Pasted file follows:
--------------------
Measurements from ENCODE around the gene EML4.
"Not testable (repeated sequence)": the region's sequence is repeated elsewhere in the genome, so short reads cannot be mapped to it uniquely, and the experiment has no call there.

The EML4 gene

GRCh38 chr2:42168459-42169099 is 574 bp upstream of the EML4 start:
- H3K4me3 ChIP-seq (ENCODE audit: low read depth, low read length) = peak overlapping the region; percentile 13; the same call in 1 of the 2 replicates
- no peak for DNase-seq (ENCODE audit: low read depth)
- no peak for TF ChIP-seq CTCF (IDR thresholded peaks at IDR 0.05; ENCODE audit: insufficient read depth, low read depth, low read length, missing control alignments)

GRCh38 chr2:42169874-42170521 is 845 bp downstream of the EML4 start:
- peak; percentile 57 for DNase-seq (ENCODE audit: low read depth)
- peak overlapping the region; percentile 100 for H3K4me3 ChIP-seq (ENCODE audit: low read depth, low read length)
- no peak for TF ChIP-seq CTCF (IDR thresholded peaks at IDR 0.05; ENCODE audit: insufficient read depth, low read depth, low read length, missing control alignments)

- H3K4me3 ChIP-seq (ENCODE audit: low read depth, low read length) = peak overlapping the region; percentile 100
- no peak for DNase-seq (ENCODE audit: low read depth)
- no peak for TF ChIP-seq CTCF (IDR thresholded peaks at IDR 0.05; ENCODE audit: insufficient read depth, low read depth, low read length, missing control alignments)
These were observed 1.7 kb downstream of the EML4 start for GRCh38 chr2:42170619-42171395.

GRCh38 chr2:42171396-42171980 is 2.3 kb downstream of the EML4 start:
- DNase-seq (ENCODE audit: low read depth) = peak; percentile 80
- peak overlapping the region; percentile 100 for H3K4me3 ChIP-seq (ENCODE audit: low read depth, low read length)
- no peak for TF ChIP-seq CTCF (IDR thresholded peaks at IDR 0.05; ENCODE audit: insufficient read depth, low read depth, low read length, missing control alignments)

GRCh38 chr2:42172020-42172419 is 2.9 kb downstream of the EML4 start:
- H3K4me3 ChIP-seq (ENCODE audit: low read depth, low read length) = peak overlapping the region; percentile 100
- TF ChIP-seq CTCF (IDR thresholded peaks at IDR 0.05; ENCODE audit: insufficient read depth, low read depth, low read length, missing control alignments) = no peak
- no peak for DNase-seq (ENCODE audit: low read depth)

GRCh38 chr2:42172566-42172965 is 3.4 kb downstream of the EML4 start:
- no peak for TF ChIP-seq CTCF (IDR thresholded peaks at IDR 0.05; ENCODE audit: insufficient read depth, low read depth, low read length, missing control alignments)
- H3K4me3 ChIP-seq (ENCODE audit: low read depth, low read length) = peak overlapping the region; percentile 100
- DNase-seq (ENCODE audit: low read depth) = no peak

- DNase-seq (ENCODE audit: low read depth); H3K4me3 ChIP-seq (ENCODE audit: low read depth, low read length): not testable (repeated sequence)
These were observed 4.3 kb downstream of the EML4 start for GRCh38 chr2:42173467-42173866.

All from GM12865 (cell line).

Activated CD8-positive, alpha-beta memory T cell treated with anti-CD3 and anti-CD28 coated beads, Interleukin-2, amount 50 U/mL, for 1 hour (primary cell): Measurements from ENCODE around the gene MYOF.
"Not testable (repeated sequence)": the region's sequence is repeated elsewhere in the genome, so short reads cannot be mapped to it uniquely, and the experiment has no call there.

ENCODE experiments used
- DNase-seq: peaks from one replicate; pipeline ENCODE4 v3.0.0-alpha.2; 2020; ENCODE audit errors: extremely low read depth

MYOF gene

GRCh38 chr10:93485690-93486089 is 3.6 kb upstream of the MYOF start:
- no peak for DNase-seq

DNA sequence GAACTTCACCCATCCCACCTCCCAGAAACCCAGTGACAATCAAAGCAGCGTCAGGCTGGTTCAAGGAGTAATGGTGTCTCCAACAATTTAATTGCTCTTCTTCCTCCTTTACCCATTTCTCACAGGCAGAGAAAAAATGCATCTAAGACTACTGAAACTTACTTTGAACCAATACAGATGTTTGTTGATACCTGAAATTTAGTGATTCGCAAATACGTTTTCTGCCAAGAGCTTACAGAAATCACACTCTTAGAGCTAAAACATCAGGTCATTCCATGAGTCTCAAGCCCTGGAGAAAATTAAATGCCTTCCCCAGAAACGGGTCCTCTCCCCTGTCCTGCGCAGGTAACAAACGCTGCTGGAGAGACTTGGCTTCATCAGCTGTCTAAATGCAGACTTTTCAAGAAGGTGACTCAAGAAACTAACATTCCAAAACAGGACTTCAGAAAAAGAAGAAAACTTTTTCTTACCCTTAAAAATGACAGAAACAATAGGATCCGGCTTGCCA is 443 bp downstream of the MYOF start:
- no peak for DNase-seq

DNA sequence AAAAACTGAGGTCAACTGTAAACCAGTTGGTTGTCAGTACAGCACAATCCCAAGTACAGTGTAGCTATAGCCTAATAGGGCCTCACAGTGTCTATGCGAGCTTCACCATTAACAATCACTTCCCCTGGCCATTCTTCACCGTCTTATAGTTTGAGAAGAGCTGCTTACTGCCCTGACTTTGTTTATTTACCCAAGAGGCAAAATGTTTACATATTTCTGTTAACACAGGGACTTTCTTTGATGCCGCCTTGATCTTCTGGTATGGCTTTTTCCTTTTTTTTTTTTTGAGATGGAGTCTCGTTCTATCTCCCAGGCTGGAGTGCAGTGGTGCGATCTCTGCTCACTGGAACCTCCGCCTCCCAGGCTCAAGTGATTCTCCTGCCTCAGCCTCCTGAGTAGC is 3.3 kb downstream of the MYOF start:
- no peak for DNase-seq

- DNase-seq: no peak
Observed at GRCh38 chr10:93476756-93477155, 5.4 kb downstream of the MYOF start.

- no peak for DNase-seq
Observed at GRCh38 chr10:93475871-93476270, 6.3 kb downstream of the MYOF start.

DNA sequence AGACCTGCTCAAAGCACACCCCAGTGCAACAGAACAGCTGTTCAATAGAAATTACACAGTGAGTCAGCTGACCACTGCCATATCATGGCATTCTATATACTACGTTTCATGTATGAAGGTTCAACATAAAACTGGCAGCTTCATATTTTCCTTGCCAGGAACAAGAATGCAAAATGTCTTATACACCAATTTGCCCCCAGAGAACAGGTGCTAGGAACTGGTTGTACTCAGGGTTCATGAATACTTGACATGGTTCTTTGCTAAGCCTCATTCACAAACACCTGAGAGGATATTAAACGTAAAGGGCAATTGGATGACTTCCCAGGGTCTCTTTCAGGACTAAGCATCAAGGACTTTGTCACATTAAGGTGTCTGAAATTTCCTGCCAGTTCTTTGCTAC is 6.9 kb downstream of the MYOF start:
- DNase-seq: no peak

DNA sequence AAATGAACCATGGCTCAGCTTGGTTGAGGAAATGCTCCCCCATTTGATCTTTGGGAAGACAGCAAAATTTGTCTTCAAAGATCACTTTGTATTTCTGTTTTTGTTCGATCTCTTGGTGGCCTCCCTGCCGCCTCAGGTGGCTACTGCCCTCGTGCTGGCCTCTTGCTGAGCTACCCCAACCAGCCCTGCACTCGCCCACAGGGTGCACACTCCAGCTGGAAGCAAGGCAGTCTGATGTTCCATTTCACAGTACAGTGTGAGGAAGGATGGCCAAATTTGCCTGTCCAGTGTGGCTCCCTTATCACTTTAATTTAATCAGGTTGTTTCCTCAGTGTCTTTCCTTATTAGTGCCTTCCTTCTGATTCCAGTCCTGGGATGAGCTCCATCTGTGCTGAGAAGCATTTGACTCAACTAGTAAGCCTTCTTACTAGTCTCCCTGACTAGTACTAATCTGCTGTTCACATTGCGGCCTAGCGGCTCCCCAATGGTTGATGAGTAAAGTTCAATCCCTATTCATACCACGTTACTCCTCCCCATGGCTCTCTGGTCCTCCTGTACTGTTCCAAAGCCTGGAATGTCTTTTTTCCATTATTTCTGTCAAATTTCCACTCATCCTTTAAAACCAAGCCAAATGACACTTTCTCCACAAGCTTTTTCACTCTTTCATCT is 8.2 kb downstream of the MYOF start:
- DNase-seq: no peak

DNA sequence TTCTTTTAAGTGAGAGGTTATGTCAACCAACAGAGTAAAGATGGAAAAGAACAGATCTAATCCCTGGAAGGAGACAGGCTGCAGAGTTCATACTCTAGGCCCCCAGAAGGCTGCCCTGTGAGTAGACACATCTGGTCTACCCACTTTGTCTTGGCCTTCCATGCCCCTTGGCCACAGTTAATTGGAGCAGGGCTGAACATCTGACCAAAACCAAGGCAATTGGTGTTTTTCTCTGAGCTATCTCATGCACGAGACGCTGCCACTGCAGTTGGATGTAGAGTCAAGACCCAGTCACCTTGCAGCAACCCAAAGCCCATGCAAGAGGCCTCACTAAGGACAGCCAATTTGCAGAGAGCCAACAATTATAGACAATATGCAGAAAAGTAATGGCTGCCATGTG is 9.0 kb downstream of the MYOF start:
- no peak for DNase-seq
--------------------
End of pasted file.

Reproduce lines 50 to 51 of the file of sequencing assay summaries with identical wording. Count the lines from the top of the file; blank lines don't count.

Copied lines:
DNA sequence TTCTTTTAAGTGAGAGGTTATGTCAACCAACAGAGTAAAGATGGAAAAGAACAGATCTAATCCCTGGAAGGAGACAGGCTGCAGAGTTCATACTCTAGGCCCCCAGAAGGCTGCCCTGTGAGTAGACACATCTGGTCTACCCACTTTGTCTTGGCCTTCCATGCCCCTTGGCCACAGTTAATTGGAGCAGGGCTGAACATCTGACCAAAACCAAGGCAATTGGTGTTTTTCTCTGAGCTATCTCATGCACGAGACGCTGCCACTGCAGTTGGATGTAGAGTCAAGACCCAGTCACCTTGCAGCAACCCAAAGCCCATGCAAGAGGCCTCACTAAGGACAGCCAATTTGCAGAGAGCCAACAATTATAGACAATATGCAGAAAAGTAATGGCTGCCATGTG is 9.0 kb downstream of the MYOF start:
- no peak for DNase-seq